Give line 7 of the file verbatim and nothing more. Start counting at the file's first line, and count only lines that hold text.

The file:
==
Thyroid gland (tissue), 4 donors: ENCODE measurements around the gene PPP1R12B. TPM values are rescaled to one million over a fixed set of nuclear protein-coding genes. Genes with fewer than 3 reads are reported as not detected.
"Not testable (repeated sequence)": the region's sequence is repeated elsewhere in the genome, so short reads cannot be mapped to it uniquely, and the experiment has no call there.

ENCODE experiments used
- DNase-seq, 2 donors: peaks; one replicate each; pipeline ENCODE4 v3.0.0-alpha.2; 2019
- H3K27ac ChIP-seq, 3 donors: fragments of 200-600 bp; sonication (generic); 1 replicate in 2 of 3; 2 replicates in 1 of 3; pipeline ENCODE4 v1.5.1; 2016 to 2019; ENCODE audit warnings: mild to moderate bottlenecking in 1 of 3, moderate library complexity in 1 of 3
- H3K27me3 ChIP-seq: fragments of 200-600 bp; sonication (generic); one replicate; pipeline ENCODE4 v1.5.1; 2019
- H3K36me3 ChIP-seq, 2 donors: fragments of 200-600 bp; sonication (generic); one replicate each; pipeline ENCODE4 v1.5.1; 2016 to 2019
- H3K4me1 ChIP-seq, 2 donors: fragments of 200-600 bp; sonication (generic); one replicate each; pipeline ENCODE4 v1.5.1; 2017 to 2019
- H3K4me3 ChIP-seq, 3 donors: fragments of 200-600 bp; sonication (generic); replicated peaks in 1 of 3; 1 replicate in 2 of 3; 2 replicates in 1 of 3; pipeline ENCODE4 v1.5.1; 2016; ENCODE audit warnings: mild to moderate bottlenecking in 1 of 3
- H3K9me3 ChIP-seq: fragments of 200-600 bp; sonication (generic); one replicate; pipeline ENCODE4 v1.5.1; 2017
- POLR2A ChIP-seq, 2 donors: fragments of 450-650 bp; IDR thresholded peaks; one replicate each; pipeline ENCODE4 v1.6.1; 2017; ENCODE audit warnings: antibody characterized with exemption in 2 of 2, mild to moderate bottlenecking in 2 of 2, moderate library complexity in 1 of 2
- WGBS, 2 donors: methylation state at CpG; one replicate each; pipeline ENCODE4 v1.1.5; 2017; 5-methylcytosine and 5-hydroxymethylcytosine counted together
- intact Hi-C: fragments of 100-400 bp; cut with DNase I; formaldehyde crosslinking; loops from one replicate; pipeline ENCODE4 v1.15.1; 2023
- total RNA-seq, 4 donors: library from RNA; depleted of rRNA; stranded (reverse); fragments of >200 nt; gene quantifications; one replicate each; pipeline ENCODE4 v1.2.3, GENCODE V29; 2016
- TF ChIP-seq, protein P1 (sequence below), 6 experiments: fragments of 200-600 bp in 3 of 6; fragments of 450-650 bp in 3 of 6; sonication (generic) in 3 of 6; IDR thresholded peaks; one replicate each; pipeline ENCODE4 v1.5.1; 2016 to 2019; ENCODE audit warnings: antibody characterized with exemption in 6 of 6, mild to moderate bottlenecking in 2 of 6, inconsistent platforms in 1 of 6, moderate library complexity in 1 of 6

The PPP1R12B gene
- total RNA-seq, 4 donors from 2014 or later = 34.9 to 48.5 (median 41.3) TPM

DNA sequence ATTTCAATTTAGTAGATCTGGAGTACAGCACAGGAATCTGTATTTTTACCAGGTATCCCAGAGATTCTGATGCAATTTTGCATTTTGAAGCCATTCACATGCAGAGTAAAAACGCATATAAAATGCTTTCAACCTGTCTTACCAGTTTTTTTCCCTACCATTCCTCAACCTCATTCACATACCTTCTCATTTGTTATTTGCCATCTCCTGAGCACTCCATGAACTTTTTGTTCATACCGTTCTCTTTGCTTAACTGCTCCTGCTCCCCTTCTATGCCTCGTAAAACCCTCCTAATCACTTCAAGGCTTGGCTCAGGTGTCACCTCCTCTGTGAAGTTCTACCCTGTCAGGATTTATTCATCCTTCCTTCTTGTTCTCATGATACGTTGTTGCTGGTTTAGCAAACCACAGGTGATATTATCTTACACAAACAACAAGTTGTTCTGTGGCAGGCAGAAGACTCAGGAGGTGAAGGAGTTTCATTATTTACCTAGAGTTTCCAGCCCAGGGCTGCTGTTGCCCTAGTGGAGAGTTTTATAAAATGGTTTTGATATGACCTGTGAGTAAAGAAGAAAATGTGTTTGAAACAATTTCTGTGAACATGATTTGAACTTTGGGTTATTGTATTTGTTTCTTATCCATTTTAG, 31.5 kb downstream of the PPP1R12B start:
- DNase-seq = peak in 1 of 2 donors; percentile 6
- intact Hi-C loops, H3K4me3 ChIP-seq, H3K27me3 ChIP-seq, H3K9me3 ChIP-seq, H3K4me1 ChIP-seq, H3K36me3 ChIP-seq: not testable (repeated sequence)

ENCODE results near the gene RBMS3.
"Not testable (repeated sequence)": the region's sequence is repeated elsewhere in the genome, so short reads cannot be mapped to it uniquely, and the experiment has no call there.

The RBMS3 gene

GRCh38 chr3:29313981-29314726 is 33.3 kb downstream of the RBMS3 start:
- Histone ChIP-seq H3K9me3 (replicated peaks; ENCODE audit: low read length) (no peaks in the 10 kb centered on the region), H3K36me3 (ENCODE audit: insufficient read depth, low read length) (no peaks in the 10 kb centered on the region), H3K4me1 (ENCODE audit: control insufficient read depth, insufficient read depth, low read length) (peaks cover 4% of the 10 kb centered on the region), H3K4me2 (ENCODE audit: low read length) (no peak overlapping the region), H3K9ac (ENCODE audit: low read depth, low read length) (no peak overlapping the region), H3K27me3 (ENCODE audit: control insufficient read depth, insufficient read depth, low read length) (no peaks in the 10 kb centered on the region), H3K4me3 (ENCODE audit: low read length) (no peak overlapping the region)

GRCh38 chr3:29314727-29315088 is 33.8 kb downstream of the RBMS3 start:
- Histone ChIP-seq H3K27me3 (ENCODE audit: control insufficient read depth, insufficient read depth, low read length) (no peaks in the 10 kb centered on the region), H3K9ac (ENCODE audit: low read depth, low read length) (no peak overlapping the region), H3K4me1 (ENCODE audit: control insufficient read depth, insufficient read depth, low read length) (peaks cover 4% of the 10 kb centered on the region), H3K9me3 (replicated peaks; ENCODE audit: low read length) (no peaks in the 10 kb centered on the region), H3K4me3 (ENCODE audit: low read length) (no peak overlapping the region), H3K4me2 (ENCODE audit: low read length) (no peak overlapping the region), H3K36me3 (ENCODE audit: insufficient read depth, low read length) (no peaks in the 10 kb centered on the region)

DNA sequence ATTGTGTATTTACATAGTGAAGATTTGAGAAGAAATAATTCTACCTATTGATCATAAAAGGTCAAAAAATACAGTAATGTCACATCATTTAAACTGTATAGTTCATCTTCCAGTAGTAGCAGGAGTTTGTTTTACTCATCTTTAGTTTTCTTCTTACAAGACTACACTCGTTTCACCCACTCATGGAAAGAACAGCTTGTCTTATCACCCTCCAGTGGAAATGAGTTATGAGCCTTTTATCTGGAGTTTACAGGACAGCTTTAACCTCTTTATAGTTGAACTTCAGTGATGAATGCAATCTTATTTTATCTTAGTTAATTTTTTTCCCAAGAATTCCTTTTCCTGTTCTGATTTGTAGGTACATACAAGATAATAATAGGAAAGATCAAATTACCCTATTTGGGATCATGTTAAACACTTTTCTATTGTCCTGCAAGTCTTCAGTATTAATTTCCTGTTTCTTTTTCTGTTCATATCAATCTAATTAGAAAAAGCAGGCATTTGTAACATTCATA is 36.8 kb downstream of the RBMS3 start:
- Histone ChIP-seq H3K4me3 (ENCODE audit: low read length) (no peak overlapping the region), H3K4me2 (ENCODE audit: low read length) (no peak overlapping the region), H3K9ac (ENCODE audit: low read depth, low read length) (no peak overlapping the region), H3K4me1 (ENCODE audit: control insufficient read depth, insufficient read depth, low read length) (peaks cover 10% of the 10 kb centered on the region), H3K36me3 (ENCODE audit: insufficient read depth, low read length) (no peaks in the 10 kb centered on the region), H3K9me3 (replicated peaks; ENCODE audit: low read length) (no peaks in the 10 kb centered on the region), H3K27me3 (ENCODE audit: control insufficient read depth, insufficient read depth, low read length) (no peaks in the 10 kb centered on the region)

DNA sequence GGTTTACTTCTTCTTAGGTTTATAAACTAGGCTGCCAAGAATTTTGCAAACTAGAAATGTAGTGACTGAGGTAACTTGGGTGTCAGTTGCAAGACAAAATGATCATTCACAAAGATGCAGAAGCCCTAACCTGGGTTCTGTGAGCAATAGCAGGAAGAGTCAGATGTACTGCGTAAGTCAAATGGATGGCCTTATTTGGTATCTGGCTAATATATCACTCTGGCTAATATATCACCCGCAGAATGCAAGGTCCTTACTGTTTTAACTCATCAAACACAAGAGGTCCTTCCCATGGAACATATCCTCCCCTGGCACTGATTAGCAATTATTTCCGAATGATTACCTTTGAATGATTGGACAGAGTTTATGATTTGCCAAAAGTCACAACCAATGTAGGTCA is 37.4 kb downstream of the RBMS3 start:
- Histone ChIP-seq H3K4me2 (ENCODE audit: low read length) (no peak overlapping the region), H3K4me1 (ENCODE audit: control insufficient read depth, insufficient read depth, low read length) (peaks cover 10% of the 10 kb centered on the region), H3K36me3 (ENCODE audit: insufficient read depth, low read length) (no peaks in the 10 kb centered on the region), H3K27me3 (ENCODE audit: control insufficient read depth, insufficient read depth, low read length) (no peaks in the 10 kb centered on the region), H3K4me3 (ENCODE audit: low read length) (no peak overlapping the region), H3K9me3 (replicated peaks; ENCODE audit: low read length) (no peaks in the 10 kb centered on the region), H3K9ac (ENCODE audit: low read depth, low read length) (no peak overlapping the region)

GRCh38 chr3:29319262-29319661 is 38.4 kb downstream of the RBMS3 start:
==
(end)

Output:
- H3K36me3 ChIP-seq, 2 donors: fragments of 200-600 bp; sonication (generic); one replicate each; pipeline ENCODE4 v1.5.1; 2016 to 2019